New Laws, Old Habits

Burma’s Media Law, enacted in March 2014, entitles journalists to a number of rights in the course of their work, including the right to publish information on matters of public interest and the right to enter into government offices in accordance with the regulations applying to those public spaces. The law offers several remedies for professional misconduct, including mediation through the government-appointed Myanmar Press Council and the imposition of relatively small fines for some offenses.

In practice, many journalists who have earned the ire of government or military officials are charged under the Penal Code—notably Article 505(b), a broad provision that punishes statements, rumors or reports “likely to cause fear or alarm to the public,” with violators subject to a maximum sentence of two years in prison. Last October, for instance, five employees of the Bi-Midday Sun received the maximum sentence under the charge for falsely reporting that opposition leader Aung San Suu Kyi had formed an interim government with ethnic leaders.

A new legal framework has also failed to bring an end to entrenched practices of intimidation and harassment from authorities, particularly those of the infamous Special Branch. Over the course of the last year, many journalists have reported surveillance and on-the-spot interrogations from plainclothes operatives while covering contentious issues, such as the nationwide student protests against the National Education Law. At Rangoon’s Shwepyithar Industrial Zone in March, striking garment workers told reporters from The Irrawaddy that Special Branch members had posed as journalists from a local newspaper, interviewing strike leaders before reporting back to police. A phone call at the time to the newspaper in question confirmed that the men did not belong to the outlet.

Amnesty International’s latest report on press freedom in Burma, released on Wednesday, said that many of the provisions in the Media Law are too vague to protect reporters against “arbitrary or abusive application.” The human rights advocacy group warned that existing legislation was insufficient to safeguard freedom of expression.

“Authorities are still relying on the same old tactics—arrests, surveillance, threats and jail time—to muzzle those journalists who cover ‘inconvenient’ topics,” said Amnesty research director Rupert Abbott in a statement. “In fact, the situation for freedom of expression has worsened over the past year.”

Free Speech and Hate Speech

Amnesty’s report on press freedom has also highlighted an alarming trend among local journalists, with many saying they are reluctant to report on issues of ethnic and religious conflict as a result of threats and intimidation by members of nationalist groups.

After false accusations of the sexual assault of a Buddhist woman by a Muslim man sparked riots in Mandalay last July, The Irrawaddy’s Zarni Mann, who is also the wife of the BBC’s Nay Myo Lin, said that men wearing Buddhist monk robes and others wielding weapons attempted to destroy her camera and phone and threatened to beat her to death.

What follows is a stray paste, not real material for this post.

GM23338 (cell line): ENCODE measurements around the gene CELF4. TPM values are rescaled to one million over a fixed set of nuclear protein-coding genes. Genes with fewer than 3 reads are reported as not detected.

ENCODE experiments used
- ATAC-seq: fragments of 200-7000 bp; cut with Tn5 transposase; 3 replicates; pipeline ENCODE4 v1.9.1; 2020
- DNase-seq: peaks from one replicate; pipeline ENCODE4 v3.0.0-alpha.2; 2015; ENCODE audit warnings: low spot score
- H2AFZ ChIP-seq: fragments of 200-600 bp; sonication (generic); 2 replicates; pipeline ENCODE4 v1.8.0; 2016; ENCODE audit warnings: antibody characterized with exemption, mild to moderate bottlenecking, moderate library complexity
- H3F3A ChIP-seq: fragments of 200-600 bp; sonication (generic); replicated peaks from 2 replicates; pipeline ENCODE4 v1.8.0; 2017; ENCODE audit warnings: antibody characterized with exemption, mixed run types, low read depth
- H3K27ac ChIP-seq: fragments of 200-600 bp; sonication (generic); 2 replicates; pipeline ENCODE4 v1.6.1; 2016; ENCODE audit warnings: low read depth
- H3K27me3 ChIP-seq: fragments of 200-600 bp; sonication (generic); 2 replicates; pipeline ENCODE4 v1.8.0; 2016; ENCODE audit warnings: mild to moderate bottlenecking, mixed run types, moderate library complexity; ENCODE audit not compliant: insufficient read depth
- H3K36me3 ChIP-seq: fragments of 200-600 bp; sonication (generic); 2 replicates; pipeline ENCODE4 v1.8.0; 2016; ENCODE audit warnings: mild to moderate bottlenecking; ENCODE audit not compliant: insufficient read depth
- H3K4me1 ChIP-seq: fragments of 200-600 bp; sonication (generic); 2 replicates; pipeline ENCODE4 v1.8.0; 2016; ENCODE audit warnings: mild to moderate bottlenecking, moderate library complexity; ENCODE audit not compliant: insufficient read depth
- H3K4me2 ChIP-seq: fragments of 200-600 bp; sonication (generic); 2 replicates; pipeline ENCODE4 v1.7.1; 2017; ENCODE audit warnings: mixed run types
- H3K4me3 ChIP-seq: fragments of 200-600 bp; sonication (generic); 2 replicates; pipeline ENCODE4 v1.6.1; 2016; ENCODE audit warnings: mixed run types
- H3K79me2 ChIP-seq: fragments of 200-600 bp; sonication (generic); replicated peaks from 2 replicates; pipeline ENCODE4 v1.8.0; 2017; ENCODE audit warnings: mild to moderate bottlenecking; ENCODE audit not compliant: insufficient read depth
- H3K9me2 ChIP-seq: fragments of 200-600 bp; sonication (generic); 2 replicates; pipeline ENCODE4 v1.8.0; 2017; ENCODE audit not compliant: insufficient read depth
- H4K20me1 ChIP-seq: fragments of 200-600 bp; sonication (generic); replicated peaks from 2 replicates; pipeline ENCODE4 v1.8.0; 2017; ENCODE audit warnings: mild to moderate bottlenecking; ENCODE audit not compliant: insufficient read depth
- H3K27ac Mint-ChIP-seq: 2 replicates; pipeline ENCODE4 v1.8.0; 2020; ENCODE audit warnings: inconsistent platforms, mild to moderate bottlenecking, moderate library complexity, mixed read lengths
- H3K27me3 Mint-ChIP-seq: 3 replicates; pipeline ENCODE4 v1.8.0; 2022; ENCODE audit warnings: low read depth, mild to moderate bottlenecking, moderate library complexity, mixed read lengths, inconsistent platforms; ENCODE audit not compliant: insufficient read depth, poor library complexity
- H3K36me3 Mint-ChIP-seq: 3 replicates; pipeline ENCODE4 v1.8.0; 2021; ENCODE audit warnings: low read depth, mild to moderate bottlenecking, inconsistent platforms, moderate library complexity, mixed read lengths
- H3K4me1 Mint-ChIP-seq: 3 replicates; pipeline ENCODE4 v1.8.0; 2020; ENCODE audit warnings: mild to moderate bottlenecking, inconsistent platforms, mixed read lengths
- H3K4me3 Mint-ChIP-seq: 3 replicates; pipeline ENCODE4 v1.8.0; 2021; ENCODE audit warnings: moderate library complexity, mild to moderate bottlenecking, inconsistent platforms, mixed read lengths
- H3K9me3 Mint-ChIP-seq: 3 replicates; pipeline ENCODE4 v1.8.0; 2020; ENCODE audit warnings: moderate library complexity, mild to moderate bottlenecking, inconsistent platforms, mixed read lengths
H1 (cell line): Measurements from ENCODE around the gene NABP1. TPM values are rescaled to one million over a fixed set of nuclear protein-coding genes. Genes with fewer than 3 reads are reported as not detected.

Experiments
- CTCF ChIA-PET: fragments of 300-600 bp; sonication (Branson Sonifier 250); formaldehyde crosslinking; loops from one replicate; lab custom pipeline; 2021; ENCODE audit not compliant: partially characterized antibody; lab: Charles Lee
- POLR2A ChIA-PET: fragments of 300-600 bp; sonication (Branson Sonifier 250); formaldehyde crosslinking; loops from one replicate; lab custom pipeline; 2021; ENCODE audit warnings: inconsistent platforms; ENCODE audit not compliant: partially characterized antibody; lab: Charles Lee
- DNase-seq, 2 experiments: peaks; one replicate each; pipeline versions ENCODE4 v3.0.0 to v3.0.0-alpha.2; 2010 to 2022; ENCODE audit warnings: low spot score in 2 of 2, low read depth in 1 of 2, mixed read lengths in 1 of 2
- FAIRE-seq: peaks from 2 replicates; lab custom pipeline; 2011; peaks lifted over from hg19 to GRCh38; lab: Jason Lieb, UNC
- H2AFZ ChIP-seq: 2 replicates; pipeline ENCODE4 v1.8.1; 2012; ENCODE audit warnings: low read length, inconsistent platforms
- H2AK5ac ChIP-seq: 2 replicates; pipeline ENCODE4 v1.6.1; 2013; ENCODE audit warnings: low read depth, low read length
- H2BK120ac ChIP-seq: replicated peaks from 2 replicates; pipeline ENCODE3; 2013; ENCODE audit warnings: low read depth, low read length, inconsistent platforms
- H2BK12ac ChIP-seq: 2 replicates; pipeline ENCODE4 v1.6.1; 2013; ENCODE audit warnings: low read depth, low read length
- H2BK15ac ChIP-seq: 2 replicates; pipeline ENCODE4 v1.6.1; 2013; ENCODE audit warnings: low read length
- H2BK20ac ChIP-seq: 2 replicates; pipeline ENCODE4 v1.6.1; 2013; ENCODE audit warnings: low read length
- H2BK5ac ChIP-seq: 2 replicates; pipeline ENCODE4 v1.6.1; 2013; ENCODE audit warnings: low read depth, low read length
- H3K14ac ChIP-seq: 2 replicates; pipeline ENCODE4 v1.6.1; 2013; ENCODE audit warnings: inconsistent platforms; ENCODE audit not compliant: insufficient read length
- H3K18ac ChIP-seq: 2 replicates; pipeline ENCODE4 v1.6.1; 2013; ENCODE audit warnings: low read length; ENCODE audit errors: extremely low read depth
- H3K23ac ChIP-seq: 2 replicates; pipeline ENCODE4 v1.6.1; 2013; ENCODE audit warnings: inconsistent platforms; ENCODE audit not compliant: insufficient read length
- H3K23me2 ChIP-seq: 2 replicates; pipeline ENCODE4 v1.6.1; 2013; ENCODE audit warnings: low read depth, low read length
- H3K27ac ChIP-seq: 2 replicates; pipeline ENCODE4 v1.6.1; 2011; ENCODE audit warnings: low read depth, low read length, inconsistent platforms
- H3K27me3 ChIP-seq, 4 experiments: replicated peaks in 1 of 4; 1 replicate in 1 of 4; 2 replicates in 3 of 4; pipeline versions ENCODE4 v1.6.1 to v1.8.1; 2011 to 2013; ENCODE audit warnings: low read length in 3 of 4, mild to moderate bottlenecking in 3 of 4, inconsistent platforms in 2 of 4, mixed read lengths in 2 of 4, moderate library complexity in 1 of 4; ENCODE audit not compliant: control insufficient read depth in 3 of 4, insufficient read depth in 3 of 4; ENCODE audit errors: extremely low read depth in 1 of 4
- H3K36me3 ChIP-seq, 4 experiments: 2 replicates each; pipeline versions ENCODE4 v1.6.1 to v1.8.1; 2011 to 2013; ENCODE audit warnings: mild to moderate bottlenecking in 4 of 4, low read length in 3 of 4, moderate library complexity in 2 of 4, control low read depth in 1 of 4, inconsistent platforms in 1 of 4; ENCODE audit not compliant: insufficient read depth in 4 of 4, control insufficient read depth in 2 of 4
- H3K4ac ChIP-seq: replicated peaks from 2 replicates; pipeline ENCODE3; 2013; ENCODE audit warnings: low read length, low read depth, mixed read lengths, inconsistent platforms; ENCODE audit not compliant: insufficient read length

“[Afterwards], we saw the picture of our photographer circulated on Facebook by some individuals supporting Buddhist nationalist movements such as 969 and Ma Ba Tha,” she told Amnesty. “Underneath the photo was his name and the message: ‘Find this man, he is a photographer for The Irrawaddy, he reports the news for the Muslims, kill him or destroy his camera.’”

Threats of violence, particularly over social media, are now an inescapable reality for journalists covering contentious issues. Emboldened by Buddhist nationalists, who have regularly accused international media of misrepresenting issues such as the origins of the Rohingya population of Arakan State, many in Burma have taken it upon themselves to harass both news organizations and individual journalists on suspicions of bias or anti-Buddhist sentiment.

One local reporter, who requested anonymity, said that while the harassment had not yet made her fear for her safety, she had changed her online behavior and acted more cautiously when covering controversial subjects.

“It’s always at the back of my mind, especially whenever I travel to [Arakan]. There they see most journalists associated with foreign news agencies as ‘Bengali’ supporters with a hidden agenda,” she told The Irrawaddy, referring to the pejorative word for the state’s Rohingya population.

Complicating matters is the partisan support leant by several local media outlets to the cause of Buddhist nationalist organizations. The Media Law does provide for criminal charges to be leveled against those who publish reports that “inflame conflicts regarding nationality, religion and race,” but the vague wording and potential for broad application has been flagged as a potential tool of repression by Amnesty.